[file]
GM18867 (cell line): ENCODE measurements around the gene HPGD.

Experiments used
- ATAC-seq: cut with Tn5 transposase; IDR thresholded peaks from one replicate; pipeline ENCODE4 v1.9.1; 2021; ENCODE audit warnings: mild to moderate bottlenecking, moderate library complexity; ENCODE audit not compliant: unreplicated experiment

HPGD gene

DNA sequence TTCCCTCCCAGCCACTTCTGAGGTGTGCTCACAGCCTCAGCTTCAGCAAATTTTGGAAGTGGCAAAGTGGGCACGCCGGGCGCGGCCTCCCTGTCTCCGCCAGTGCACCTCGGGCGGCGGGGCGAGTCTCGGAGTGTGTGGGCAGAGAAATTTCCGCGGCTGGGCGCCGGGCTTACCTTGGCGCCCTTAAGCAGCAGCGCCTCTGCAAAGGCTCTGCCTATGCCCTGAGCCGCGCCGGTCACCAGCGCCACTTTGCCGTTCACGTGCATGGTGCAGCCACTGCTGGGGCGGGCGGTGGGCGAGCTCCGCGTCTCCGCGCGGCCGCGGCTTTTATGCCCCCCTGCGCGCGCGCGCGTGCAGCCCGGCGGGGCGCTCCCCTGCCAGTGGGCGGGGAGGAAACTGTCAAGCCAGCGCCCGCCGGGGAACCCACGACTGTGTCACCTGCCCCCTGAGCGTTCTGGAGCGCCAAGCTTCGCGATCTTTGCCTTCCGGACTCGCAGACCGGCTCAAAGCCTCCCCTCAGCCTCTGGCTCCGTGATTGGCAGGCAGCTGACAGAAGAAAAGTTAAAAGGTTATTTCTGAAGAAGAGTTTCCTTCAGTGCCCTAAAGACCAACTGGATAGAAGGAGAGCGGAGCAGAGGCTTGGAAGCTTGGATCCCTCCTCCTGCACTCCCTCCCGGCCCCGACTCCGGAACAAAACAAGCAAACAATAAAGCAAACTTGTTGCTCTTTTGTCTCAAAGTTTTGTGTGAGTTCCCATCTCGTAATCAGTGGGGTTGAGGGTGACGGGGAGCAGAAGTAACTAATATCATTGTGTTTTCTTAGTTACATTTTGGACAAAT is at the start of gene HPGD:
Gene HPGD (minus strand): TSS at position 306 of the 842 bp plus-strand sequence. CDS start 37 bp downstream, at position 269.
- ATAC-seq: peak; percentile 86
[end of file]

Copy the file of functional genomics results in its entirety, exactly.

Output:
GM18867 (cell line): ENCODE measurements around the gene HPGD.

Experiments used
- ATAC-seq: cut with Tn5 transposase; IDR thresholded peaks from one replicate; pipeline ENCODE4 v1.9.1; 2021; ENCODE audit warnings: mild to moderate bottlenecking, moderate library complexity; ENCODE audit not compliant: unreplicated experiment

HPGD gene

DNA sequence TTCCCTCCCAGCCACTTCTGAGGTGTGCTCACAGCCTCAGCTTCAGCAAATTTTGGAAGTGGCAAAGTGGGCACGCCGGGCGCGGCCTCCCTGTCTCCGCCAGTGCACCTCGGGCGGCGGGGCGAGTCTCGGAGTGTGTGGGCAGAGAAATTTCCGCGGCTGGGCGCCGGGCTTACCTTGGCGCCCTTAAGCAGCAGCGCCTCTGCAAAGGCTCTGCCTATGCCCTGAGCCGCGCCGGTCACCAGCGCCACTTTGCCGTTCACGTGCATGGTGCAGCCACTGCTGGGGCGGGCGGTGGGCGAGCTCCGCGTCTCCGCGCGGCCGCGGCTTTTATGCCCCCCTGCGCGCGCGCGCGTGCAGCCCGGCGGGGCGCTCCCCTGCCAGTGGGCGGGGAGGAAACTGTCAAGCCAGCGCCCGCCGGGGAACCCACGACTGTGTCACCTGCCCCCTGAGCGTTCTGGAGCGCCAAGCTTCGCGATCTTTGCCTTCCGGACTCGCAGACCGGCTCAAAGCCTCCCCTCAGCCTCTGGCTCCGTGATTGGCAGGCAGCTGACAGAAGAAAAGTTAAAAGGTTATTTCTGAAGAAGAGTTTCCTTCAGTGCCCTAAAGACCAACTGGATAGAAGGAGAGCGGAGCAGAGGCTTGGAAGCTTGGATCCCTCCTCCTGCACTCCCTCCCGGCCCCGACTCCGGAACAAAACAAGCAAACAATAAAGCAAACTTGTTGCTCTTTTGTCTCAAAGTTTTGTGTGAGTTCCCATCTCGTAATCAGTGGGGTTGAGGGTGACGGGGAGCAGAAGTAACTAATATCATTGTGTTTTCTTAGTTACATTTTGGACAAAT is at the start of gene HPGD:
Gene HPGD (minus strand): TSS at position 306 of the 842 bp plus-strand sequence. CDS start 37 bp downstream, at position 269.
- ATAC-seq: peak; percentile 86